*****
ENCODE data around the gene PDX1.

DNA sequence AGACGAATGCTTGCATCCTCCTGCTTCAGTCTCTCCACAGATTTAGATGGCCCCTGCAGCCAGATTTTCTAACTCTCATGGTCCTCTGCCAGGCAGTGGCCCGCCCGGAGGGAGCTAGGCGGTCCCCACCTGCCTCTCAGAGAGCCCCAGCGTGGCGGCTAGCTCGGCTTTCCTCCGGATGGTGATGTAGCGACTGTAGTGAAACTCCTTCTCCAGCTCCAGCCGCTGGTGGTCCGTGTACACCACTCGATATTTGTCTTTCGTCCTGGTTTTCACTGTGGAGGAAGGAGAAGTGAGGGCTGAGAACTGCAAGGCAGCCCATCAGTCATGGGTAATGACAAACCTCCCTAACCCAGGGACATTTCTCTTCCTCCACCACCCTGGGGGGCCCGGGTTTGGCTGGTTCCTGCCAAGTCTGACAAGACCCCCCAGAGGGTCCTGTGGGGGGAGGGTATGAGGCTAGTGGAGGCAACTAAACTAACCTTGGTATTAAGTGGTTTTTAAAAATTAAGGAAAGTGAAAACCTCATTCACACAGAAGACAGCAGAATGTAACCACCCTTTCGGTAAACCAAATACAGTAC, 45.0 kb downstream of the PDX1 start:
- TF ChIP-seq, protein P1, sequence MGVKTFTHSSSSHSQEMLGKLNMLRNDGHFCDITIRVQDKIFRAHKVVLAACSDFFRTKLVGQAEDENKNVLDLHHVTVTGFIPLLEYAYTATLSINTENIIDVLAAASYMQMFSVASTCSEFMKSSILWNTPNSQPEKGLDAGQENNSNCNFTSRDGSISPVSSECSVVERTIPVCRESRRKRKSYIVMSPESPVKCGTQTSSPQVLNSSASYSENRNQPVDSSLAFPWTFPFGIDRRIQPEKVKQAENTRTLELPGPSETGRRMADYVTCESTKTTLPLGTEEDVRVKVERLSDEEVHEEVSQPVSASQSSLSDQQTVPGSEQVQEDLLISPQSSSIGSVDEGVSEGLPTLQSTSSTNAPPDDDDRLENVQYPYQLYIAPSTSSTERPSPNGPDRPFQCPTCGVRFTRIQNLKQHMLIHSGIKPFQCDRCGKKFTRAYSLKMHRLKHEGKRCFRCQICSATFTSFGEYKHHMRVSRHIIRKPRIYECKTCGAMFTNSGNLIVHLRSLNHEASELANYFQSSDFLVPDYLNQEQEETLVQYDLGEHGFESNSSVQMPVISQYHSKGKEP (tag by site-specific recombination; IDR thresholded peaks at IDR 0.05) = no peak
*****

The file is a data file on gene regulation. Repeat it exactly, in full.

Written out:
ENCODE data around the gene PDX1.

DNA sequence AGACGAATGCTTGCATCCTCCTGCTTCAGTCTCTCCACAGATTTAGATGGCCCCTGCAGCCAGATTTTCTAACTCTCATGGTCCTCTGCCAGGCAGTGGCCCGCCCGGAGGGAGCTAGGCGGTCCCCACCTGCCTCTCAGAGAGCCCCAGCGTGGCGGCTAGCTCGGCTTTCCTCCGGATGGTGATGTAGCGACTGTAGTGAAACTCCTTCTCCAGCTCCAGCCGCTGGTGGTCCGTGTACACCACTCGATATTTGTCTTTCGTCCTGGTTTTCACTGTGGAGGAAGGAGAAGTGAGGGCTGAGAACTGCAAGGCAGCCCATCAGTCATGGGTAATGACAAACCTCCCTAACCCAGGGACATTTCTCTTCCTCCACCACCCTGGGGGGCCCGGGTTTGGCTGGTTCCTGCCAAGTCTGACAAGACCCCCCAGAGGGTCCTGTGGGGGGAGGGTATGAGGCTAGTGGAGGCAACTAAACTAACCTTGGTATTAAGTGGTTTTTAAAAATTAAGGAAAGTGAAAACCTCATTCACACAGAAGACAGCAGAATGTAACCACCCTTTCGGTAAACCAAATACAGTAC, 45.0 kb downstream of the PDX1 start:
- TF ChIP-seq, protein P1, sequence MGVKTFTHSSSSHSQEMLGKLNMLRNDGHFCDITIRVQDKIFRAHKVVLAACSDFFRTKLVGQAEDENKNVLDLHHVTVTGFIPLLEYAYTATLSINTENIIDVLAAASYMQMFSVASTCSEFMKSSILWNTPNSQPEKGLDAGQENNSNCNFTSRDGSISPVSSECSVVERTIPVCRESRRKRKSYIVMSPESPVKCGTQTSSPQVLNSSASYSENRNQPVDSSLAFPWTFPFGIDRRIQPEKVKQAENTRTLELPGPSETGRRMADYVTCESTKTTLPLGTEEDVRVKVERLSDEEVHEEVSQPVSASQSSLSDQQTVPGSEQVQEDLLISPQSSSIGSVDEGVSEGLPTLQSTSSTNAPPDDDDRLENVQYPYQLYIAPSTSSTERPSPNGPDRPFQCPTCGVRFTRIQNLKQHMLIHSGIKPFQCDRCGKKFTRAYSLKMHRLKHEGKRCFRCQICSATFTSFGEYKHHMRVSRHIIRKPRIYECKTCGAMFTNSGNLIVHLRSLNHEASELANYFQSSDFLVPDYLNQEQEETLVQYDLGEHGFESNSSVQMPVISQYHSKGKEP (tag by site-specific recombination; IDR thresholded peaks at IDR 0.05) = no peak